Dr Sarah Brewer December 06, 2018

Dr Sarah Brewer looks at the newest supplement on the market – CBD – and its potential benefits for those suffering from anxiety. 

What is CBD?

CBD is in the limelight after extensive scientific research in America on its potential health benefits. It stands for cannabidiol (can·na·bid·ee·ol) and is sourced from the hemp plant. While marijuana and hemp are both from the cannabis family, hemp is bred specifically to contain only trace amounts of THC, the ingredient in marijuana that has psychoactive effects. As a result, there’s not enough THC in CBD oil to cause any kind of ‘high’, making CBD nutritional supplements completely legal and safe to take. As CBD is oil soluble, it’s often mixed with hemp, coconut or olive oil to enhance its absorption. This CBD plus oil mixture is known as CBD oil.

Confused about the difference between CBD oil and hemp oil? They come from different parts of the hemp plant – CBD is extracted from the leaves, stems and flowers, but hemp oil is extracted from the seeds. While CBD is predominantly used as a mood and wellbeing booster, hemp oil is high in healthy monounsaturated and omega 3 fatty acids which offer different benefits. Find out more here.

CBD for anxiety

Social Anxiety Disorder (SAD) is one of the most common forms of anxiety in the UK.1 Fear of social situations and worry about meeting new people or being judged are symptoms of SAD that studies show could be improved with CBD oil. One study focused on public speaking anxiety split its participants into two groups: the placebo group and the CBD medication group. Sure enough, when taking a public speaking test, the placebo group experienced higher anxiety, cognitive impairment, discomfort, and alert levels compared with those taking CBD oil.2 Another study on CBD as a potential medicine found the anti-inflammatory and antioxidant properties of CBD that improve epilepsy may also be involved in reducing anxiety and schizophrenia.3

Lastly, a 2015 review from the journal of Neurotherapeutics underlined the benefits of CBD for anxiety, saying ‘evidence from human studies strongly supports the potential for CBD as a treatment for anxiety disorders’. The review outlined the benefits of CBD oil not just for SAD, but for Post-Traumatic Stress Disorder (PTSD), Panic Disorder (PD) and Obsessive-Compulsive Disorder (OCD), too. It should be noted that PTSD and OCD are no longer classified as anxiety disorders, even though anxiety is a key symptom of both conditions.4

How does CBD work for anxiety?

According to researchers at Stanford University School of Medicine, the amygdala – a part of the brain located in the temporal lobe – is involved in processing emotions and the degree of anxiety experienced in day-to-day life.5 While a small amount of anxiety is a normal part of everyday life, sustained anxiety can lead to the excessive worry associated with conditions such as SAD or PTSD. It seems that one of the ways in which CBD reduces anxiety is by lowering activity in the amygdala, reducing feelings of anxiety as a result.6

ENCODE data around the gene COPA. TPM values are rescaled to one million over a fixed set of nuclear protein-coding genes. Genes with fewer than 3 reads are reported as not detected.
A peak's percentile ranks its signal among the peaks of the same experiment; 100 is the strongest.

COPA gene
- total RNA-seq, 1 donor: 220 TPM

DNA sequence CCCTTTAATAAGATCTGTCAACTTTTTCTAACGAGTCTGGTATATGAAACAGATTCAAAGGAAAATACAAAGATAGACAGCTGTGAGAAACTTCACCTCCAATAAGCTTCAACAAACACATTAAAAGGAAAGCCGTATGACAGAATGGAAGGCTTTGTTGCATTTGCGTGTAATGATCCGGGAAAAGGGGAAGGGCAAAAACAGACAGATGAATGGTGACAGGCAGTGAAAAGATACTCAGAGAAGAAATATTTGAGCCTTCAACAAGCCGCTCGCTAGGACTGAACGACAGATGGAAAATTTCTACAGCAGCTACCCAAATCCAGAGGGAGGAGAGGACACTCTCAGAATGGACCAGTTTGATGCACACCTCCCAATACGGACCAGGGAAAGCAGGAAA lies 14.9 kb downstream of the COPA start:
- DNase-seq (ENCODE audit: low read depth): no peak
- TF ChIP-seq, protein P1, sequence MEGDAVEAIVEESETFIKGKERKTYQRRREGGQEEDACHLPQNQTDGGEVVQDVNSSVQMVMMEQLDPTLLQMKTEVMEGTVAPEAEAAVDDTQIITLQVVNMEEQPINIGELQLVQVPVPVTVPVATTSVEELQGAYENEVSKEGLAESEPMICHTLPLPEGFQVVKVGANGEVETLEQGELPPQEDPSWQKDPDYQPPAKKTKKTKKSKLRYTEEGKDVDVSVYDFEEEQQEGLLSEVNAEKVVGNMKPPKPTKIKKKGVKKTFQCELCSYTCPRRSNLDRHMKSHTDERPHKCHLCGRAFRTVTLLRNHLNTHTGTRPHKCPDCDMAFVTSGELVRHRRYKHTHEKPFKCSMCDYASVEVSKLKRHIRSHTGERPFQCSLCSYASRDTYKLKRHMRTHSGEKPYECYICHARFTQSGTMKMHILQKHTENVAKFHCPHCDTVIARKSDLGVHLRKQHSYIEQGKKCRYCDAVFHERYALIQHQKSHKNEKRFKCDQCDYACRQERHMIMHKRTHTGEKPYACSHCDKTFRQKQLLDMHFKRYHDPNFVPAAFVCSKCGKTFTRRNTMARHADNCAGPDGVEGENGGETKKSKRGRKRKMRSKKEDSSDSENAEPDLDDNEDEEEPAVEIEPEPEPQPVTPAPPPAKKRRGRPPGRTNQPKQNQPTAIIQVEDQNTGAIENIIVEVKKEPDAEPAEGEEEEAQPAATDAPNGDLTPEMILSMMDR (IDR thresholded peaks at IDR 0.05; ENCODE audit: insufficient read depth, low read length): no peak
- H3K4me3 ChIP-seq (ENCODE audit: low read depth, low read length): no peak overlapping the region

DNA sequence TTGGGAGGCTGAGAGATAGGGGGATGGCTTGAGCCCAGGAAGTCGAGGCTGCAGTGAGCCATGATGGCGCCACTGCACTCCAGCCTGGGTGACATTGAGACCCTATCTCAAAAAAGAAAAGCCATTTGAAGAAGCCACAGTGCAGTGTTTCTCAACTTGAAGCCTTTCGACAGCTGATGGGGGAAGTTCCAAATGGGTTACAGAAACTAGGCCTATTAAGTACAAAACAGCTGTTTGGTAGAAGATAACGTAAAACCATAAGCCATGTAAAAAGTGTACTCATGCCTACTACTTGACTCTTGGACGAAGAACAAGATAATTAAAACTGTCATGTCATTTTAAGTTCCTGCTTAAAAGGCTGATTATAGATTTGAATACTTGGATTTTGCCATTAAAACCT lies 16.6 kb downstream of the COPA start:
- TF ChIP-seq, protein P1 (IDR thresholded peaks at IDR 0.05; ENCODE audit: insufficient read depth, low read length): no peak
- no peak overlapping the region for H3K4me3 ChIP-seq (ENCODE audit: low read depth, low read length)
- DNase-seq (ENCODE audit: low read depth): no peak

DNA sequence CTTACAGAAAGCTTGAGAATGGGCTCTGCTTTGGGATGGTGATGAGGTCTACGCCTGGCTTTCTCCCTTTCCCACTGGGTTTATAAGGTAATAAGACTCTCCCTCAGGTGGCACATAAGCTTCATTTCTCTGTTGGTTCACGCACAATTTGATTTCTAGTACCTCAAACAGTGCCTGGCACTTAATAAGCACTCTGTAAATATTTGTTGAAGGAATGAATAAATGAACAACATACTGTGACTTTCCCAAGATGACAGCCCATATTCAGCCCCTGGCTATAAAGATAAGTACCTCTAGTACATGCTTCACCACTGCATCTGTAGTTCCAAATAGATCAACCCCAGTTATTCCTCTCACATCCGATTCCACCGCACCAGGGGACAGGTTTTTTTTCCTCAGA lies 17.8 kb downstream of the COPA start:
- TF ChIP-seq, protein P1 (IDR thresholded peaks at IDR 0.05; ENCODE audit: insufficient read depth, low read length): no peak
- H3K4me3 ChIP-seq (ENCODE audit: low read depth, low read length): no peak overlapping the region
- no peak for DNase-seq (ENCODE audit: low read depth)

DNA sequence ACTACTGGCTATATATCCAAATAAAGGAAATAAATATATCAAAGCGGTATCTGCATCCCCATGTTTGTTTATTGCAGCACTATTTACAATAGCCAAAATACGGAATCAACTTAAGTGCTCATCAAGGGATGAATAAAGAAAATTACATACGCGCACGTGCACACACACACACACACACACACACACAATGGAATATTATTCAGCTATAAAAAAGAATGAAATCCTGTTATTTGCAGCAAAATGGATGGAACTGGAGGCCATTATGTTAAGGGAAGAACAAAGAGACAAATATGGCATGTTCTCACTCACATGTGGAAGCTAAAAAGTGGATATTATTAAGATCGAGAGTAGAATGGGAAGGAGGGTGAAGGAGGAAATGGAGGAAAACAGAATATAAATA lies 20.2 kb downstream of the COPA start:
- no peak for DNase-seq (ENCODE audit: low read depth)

Some evidence also suggests the CBD helps to activate the regeneration of cells (neurons) in a part of the brain called the hippocampus. These neurons have a positive impact on levels of an inhibitory neurotransmitter called gamma-aminobutyric acid (GABA) which also helps to suppress anxiety.

CBD side effects and how to overcome them

Multiple small studies of CBD safety in humans suggest it’s well tolerated across a wide dosage range. A review of clinical and preclinical studies concluded that the most commonly reported side effects are tiredness, diarrhoea and reduced appetite or weight loss. These effects are usually seen at much higher doses than are used in nutritional supplements, however.7 I advise starting with a low dose and slowly increasing to find the amount that suits you best. If you develop what you think is a side effect, then - depending on its severity - either reduce the dose or stop taking CBD. It’s important not to use CBD during pregnancy or breastfeeding.

If you’re taking any prescribed medicines, check with a doctor or pharmacist for interactions – these are especially likely if your medicine is known to interact with grapefruit juice. If your doctor is unable to help, drugs.com have a useful Drug Interactions Checker – while it doesn’t specifically include cannabidiol (CBD), it does include cannabis which contains CBD.

You can find more informaiton about CBD here.

Nothing beats a healthy, balanced diet to provide all the nutrients we need. But when this isn't possible, supplements can help. This article isn't intended to replace medical advice. Please consult your healthcare professional before trying supplements or herbal medicines.



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